When we are confronted with the facts that we have done wrong, there are always two ways that we can respond. One is to justify our actions, the other is to admit our error. (Often having admitted we are wrong, we still try to justify our actions!)


If we start drifting away from the Lord, missing our Bible reading, or prayer, or maybe skipping the odd Sunday service, we can always find justification for our actions. We can come up with any number of excuses which sound good to us but which would look very lame if we wrote them down and then took them to a fellow-Christian for a second opinion.  


And Elijah was in no mood to repent. So he ignored God’s question and didn’t explain why he was there or what he was doing. Instead he tried to justify himself:

V10 “I have been very zealous for the Lord God Almighty. The Israelites have rejected your covenant, broken down your altars, and put your prophets to death with the sword. I am the only one left, and now they are trying to kill me too.”


Of course, God knew all that, and Elijah wouldn’t have bothered to mention it if he hadn’t found it so hard to explain his actions. He was full of zeal for the Lord God Almighty. He was deeply saddened that the people of Israel had turned their backs on God and had followed the Baals. He was isolated and felt desperately lonely.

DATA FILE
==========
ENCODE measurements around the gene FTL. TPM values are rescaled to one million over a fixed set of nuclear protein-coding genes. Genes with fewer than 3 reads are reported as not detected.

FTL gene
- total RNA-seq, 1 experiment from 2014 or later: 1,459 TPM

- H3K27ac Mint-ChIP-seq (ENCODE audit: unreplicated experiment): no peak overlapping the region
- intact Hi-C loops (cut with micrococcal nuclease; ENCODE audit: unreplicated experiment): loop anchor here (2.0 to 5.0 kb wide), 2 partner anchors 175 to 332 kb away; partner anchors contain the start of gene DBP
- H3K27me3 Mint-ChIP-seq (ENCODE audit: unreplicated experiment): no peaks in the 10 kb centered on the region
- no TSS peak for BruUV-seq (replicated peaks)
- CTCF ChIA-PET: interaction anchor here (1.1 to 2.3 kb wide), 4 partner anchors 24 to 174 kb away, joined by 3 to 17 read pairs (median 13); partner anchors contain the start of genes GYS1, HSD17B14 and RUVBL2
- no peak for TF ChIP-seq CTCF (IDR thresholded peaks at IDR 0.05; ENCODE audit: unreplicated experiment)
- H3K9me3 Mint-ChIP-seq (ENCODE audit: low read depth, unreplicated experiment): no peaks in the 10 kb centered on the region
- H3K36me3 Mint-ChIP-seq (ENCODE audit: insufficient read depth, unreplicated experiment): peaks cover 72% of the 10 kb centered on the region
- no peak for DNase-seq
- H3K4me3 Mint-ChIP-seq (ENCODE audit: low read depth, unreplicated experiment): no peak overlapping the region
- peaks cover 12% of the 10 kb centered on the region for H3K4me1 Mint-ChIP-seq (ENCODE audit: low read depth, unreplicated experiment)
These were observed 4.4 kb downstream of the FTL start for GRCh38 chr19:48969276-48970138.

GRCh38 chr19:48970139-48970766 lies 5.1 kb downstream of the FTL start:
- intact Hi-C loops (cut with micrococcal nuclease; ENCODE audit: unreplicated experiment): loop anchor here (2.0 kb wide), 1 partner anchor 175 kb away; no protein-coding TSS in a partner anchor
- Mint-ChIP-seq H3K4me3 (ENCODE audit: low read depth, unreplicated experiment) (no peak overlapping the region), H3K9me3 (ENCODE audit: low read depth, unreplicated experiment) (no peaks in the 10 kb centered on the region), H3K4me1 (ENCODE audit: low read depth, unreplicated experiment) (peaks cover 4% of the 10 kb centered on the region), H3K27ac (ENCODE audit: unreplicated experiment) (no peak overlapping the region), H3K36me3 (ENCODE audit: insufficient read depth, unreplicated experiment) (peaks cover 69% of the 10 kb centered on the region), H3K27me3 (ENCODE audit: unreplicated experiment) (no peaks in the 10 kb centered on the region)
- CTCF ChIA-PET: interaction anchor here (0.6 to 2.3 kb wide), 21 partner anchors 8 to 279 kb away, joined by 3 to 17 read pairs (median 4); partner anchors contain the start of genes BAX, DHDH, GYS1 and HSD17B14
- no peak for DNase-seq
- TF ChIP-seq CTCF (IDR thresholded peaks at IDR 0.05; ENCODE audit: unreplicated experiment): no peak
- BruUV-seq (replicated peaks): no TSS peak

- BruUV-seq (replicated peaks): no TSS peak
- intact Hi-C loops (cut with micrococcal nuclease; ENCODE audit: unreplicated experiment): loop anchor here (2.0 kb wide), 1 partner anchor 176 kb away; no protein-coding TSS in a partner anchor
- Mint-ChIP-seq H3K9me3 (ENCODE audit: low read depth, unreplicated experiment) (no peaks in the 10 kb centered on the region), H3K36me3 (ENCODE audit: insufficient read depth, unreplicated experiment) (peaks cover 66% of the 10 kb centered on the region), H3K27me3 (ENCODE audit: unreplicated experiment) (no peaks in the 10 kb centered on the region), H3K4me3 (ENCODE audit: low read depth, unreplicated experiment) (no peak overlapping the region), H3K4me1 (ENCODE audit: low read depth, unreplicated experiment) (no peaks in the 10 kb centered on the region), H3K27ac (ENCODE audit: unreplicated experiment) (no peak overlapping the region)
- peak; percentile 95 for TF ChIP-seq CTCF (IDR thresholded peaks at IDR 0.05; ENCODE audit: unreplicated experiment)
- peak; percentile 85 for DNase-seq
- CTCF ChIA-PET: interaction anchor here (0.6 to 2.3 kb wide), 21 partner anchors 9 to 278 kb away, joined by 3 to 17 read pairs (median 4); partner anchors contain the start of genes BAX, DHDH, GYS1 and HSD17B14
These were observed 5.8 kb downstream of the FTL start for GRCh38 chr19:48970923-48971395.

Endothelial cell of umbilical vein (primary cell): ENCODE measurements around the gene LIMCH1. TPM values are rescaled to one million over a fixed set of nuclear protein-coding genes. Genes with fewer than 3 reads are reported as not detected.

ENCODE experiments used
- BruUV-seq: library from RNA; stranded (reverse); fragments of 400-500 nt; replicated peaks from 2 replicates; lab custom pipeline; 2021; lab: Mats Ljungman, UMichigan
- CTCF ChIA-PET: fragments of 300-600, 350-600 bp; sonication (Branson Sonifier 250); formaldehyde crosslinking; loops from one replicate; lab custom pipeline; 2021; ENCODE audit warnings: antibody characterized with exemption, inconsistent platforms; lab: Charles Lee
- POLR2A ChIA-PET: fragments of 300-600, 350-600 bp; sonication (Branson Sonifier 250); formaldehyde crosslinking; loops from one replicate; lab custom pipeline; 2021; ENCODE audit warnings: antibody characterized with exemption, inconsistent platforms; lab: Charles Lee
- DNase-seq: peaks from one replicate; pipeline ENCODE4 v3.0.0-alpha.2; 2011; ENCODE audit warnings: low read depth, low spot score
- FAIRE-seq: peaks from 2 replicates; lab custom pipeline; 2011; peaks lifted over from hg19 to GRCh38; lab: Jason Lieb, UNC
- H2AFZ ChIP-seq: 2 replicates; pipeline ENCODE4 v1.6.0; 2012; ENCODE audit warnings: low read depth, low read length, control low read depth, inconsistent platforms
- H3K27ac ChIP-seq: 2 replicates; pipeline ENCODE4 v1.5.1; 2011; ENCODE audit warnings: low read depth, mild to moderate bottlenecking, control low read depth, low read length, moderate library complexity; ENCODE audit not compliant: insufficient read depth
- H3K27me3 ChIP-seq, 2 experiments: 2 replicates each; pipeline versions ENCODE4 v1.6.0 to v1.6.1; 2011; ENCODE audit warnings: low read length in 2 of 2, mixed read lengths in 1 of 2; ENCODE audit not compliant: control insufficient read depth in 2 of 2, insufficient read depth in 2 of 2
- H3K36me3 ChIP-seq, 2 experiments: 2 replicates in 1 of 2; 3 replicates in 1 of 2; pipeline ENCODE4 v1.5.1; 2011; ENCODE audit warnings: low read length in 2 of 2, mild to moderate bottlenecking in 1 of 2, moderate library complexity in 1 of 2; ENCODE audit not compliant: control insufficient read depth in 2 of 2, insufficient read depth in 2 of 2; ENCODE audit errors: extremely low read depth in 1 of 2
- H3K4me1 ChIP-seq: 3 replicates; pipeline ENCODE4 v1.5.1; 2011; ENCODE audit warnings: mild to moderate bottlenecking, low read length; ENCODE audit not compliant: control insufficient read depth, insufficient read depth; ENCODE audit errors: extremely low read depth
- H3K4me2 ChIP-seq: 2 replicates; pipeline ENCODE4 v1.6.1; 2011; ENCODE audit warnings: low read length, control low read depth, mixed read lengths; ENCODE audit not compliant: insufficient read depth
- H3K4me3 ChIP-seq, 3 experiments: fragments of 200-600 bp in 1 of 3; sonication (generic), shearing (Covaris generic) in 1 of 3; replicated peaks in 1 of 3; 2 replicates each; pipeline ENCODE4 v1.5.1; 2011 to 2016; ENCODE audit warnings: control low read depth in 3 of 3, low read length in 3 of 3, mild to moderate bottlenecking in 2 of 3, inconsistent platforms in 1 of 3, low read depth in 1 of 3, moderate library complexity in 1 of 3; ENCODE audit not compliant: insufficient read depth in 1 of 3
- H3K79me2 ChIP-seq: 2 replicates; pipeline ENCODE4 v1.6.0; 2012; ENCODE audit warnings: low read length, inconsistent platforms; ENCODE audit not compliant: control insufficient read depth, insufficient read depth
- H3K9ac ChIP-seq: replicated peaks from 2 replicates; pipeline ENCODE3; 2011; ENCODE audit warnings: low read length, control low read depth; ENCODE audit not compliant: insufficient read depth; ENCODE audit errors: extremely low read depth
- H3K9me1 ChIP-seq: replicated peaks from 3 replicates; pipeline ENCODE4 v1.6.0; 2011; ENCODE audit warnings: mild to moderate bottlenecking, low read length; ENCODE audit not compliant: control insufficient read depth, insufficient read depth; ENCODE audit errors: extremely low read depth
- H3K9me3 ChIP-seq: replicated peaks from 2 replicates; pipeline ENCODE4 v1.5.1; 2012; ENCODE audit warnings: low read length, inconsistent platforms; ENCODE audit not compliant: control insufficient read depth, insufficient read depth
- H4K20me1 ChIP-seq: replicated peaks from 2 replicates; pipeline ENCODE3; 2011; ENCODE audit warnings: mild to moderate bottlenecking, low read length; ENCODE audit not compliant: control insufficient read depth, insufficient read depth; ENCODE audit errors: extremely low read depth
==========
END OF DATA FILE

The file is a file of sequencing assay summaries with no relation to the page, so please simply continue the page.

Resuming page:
But that didn’t explain why at that moment he was in a foreign land, hiding in a cave. And it didn’t answer the question ‘What are you doing here Elijah?’


How is God going to deal with his wayward servant? Will he send his angel again to minister to him until he is feeling more able to continue the battle? No – if he did that, Elijah might never have left the mountain. The trouble was that Elijah had taken his eyes off the one who was well able to solve all those problems, and not surprisingly found he couldn’t cope alone. He literally needed a fresh vision.


v11 The Lord said, “Go out and stand on the mountain in the presence of the Lord”


If you take that literally it’s a simple command to obey, just a few steps was all that was asked. But we know how hard that can be when we are hiding in some dark cave when there is a problem or fear in our life as big as a mountain. But the solution is always the same: we must exercise our faith and stand on the very thing that looms frighteningly over us – and do it always ‘in the presence of the Lord’ Go out and stand on the mountain